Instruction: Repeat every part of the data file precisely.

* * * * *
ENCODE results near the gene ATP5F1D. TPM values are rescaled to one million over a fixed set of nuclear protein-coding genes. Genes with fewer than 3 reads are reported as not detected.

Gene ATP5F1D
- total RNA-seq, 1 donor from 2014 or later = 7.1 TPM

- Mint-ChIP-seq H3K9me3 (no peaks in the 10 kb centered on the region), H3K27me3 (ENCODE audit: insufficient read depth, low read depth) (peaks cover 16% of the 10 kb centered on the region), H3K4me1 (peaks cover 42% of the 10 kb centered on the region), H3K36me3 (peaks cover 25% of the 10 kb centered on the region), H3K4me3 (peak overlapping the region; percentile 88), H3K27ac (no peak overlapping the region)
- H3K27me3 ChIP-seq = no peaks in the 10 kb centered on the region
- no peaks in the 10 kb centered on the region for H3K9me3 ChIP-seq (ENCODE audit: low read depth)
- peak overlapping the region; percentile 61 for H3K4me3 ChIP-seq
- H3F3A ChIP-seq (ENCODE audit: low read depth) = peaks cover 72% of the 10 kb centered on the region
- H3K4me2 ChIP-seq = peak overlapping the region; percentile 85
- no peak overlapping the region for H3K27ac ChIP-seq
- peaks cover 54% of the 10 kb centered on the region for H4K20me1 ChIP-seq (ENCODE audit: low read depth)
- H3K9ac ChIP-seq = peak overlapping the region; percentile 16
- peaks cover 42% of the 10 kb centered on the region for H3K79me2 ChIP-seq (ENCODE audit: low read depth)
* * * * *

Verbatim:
ENCODE results near the gene ATP5F1D. TPM values are rescaled to one million over a fixed set of nuclear protein-coding genes. Genes with fewer than 3 reads are reported as not detected.

Gene ATP5F1D
- total RNA-seq, 1 donor from 2014 or later = 7.1 TPM

- Mint-ChIP-seq H3K9me3 (no peaks in the 10 kb centered on the region), H3K27me3 (ENCODE audit: insufficient read depth, low read depth) (peaks cover 16% of the 10 kb centered on the region), H3K4me1 (peaks cover 42% of the 10 kb centered on the region), H3K36me3 (peaks cover 25% of the 10 kb centered on the region), H3K4me3 (peak overlapping the region; percentile 88), H3K27ac (no peak overlapping the region)
- H3K27me3 ChIP-seq = no peaks in the 10 kb centered on the region
- no peaks in the 10 kb centered on the region for H3K9me3 ChIP-seq (ENCODE audit: low read depth)
- peak overlapping the region; percentile 61 for H3K4me3 ChIP-seq
- H3F3A ChIP-seq (ENCODE audit: low read depth) = peaks cover 72% of the 10 kb centered on the region
- H3K4me2 ChIP-seq = peak overlapping the region; percentile 85
- no peak overlapping the region for H3K27ac ChIP-seq
- peaks cover 54% of the 10 kb centered on the region for H4K20me1 ChIP-seq (ENCODE audit: low read depth)
- H3K9ac ChIP-seq = peak overlapping the region; percentile 16
- peaks cover 42% of the 10 kb centered on the region for H3K79me2 ChIP-seq (ENCODE audit: low read depth)